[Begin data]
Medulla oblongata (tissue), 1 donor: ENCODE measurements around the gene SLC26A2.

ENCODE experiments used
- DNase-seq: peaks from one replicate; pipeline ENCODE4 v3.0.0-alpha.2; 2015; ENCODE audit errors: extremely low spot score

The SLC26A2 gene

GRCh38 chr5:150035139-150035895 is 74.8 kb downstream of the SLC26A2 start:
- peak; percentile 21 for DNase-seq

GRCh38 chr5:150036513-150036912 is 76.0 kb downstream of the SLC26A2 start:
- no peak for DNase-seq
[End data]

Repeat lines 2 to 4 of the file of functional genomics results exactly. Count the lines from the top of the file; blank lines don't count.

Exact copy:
ENCODE experiments used
- DNase-seq: peaks from one replicate; pipeline ENCODE4 v3.0.0-alpha.2; 2015; ENCODE audit errors: extremely low spot score

The SLC26A2 gene